Saturday, November 15, 2008

Prepare and debug linux kernel with vmware 6

Vmware 6 includes kernel-debugging option which can replaced the kdb usage, Here's some explanation of this process:

The kernel source preparation:

Before the debugging we will have to prepare the source code and the debug image of the “debugged” kernel.

In my target machine (Inside the VMware) I'm using linux kernel, first we will need to download the source code of this version and the vmlinux image file with debug symbols.
Thedownload location for this release is :
From there I downloaded the following files:

  • i686/kernel-devel-

  • i686/kernel-debuginfo-common-

  • i686/kernel-debuginfo-

  • src/kernel-

Next, we need to install those packages, but before, We need to create the build directory tree for the source, The next command will create the SOURCES, SPECS and BUILD directories under ${HOME}/rpmbuild
Package installation (root user) :
# rpm -i <the packages>

Now, we need to prepare the source directories with all the patches:

# cd ~/rpmbuild/SPECS
# rpmbuild -bp --target=`uname -m` kernel.spec

The VMware 6 preparation:

Open the VMware configuration file (/etc/vmware/config) and add the following line:


Now, We will see the following line in the vmware log file, which mean that we are ready for debug:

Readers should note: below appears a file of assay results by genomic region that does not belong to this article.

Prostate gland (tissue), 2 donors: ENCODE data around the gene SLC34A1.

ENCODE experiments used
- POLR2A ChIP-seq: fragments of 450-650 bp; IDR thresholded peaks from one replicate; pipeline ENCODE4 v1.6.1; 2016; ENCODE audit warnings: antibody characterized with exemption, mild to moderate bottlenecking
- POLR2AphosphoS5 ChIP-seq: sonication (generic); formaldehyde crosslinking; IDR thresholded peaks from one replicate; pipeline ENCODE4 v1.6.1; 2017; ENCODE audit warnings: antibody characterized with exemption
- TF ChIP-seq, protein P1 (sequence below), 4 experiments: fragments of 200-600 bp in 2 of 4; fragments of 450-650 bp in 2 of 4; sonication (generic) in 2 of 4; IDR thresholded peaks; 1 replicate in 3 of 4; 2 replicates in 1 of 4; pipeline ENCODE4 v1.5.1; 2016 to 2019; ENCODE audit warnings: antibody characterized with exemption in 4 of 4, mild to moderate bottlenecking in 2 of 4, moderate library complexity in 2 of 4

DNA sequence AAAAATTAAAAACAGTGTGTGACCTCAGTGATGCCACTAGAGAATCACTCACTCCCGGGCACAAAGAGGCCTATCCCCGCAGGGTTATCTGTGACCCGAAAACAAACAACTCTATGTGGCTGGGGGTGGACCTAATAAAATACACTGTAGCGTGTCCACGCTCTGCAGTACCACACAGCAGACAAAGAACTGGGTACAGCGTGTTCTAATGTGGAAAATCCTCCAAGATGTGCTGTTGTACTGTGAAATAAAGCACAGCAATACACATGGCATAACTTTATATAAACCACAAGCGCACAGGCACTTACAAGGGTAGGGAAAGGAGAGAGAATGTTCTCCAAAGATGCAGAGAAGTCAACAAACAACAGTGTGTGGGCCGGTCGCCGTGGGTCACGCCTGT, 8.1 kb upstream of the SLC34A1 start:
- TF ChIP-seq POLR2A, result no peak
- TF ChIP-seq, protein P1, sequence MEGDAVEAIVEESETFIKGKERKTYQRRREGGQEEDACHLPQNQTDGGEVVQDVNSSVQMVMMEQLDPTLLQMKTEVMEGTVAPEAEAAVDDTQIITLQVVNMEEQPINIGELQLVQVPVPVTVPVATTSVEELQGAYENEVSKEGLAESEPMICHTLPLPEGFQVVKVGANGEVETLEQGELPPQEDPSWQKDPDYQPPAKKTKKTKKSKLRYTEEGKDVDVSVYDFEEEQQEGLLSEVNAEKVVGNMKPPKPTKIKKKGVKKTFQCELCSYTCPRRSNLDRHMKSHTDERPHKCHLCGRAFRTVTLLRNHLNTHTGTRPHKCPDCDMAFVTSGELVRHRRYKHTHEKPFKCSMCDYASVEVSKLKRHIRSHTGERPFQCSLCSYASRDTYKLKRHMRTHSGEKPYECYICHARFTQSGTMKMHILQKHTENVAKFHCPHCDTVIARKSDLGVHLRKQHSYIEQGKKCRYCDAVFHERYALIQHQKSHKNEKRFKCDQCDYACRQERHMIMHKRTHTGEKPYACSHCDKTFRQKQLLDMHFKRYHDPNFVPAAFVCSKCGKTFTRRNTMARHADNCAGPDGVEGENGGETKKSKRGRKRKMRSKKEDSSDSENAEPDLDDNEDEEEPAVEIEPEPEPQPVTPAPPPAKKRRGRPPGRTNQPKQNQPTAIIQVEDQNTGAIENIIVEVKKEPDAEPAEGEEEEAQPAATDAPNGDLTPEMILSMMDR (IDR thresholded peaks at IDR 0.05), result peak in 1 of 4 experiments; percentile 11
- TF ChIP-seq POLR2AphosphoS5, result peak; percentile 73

VMware Workstation is listening for debug connection on port 8832.

The GDB preparation:

Instead of running the gdb with all the debugging arguments every time, we can edit the .gdbinit file with the initial configuration,
This file should be located either in the current directory or in the
home directory.
Add to the .gdbinit the following line to determine the file to launch:
file /usr/lib/debug/lib/modules/

Add the .gdbinit the following line in order to tell gdb to connect the remote host:

target remote localhost:8832

Now we will configure the source-code directories, After the previous
steps, the source code is located under ${HOME}/rpmbuild/BUILD/kernel-2.6.25/linux-2.6.25.i686 , to automatically insert all the sub directories, run the following command on bash:

#for file in `find ~/rpmbuild/BUILD/kernel-2.6.25/linux-2.6.25.i686 -type d`; do echo dir $file;done >> ~/.gdbinit

Debugging !!!

Now, all we need to do is to type
(or ddd) In order to launch the debugger.

One issue I faced is that if I'm pausing the vmware guest machne to long, its shut down and I need to restart the guest OS again, still need to figure out this one ........

Wednesday, November 5, 2008

Display system information on desktop using Conky

For those of you who want to know your machine performance while running your Linux, There is a very good system monitor for the X system which called Conky.

Conky can display almost all the information you needed on the desktop.
I downloaded it using yum :
#yum install Conky

But you can download it from its formal web as well :

In order to display the information you see on the attached image the ~/.conkyrc file should be as followed:

# Conky sample configuration

# set to yes if you want Conky to be forked in the background
background yes

# Use Xft?
use_xft yes

# Xft font when Xft is enabled
xftfont xirod:size=9

# Text alpha when using Xft
xftalpha 0.8

# mail spool
mail_spool $MAIL

# Update interval in seconds
update_interval 2.5

# This is the number of times Conky will update before quitting.